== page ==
Tag Archives: Just Widowed

A Widow’s Grief

In the process of writing my book, I’ve interviewed dozens of widows about their grief and loss. Eventually, I started getting emails and phone calls from others who experienced a different type of loss. The thing about grief is that others can relate to this universal feeling of despair because nearly everyone has experienced a significant loss. Others shared with me a lament for their child, sister, mother or close friend. When it was possible, I would meet someone for coffee and would intently listen to their story. They would share their story, and then ask about my late husband.

Over time, I noticed in talking with others that I met, that many posed a similar question. It didn’t matter the age of the person I was talking with, when they experienced their loss, what type of circumstances the loss happened under, or their current marital status. The question that I am most frequently asked was this: How do you trust in God after your husband died? I don’t think anyone was looking for a sophisticated theological explanation, but more of a wondering of how it is possible to believe in something. My answer is always hesitant because there are days when I’m not sure how or why I continue to believe. Sometimes, I stumble and people catch my awkward pause. This is how I explain my faith. I believe despite great suffering and darkness that love, coming from God, is what transcends death.

I am aware that this answer is not satisfactory to most people. Some people have shared with me a story about their spouse’s suicide or child’s accidental overdose. I know that they feel abandoned by God and cheated by life. I have no answers.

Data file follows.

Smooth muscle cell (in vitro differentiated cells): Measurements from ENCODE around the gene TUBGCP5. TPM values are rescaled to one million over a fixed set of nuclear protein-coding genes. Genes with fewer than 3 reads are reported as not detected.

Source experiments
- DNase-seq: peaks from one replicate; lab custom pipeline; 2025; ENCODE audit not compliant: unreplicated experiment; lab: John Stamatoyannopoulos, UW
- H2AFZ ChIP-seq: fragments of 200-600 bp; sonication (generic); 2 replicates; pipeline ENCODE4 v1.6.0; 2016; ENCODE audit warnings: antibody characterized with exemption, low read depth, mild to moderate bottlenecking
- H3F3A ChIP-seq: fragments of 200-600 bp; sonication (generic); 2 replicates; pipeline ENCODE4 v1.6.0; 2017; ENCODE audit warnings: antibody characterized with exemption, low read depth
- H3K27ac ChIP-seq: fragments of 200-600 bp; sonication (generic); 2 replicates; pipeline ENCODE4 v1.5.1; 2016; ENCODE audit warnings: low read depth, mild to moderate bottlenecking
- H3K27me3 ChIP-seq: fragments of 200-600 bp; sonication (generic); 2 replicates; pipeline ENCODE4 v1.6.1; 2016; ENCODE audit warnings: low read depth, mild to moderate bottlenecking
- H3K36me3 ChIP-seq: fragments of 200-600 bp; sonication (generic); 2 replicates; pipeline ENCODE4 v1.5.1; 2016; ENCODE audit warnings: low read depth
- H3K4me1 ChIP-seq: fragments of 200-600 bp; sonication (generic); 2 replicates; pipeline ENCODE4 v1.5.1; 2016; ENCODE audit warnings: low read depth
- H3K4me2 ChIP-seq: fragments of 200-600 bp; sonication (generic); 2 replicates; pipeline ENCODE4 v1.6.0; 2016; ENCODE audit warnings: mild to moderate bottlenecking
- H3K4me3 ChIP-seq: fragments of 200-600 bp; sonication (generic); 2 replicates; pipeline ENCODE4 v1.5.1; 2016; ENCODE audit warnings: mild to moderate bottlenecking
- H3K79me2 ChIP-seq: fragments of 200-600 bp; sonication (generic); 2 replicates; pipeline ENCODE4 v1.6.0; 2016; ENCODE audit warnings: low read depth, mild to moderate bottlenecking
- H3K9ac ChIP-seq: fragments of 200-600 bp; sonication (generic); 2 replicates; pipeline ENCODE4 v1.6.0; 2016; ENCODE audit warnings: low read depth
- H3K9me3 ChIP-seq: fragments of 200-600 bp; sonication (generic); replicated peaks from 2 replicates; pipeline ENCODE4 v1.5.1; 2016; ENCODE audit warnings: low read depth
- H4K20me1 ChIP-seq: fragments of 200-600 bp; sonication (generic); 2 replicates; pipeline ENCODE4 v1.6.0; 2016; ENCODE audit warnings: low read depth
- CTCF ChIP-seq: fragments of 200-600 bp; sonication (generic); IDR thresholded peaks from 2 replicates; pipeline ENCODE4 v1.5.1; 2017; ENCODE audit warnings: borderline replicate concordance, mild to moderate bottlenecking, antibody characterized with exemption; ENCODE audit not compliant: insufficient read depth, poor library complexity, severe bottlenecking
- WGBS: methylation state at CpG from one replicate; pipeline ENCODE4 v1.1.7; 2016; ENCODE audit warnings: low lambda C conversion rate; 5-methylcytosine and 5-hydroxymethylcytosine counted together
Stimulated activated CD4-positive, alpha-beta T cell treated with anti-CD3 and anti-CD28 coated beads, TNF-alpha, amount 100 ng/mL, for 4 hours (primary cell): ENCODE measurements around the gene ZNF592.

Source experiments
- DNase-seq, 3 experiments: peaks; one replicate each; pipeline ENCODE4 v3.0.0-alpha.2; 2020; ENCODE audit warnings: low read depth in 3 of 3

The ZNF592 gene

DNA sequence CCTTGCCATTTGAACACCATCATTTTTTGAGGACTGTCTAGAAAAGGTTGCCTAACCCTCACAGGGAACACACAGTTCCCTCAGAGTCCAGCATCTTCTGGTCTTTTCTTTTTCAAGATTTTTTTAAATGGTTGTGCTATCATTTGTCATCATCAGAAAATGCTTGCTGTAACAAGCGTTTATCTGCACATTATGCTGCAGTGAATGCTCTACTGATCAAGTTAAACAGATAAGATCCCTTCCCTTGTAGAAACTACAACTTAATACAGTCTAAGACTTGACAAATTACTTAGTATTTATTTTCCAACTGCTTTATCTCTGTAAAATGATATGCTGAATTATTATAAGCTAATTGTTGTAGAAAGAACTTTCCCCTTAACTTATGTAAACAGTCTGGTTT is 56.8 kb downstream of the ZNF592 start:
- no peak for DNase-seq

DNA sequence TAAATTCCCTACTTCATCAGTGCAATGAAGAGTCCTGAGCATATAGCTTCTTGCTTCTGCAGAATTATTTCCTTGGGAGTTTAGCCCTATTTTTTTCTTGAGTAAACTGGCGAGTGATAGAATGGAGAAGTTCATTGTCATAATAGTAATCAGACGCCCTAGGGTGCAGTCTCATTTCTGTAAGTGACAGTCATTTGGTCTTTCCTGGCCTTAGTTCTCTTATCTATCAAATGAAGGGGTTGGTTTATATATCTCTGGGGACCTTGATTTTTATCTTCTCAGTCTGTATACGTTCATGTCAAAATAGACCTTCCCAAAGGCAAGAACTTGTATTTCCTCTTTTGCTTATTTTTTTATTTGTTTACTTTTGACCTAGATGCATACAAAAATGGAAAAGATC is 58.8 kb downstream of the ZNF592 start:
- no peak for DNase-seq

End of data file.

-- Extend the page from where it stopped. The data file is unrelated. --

I continue to believe in God despite hearing these horrible and tragic stories. I believe that compassion comes from finding love among our deepest wounds. It is this compassion, which allows all of us to console each other. I know that it is in this place where we communicate our deepest love.

Shortly after my husband was diagnosed with terminal cancer, I talked with my husband about my disappointment in God. I was fragile and vulnerable. There always seemed to be a lump in my throat and a tear in the corner of my eye. I told my husband, “I just don’t get it. Why?” My husband, without missing a beat, answered, “You are asking the wrong question. Instead of asking, ‘why us’, you should be asking, ‘why not us’?”

My Trip to Kenya

As many of you read in my newsletter, I am heading to Kenya. I will be traveling with a few other widows, and we will be visiting an organization that services widows. International Widows Day is June 23, 2014. This day brings to light the significant issues widows and children face. These problems include poverty, illiteracy, HIV/ AIDS, and social oppression. Please stay tuned for the photos and articles I’ll be honored to share with you as a result of my experiences in Africa.

You can find more information about International Widow’s Day here, at the Loomba Foundation.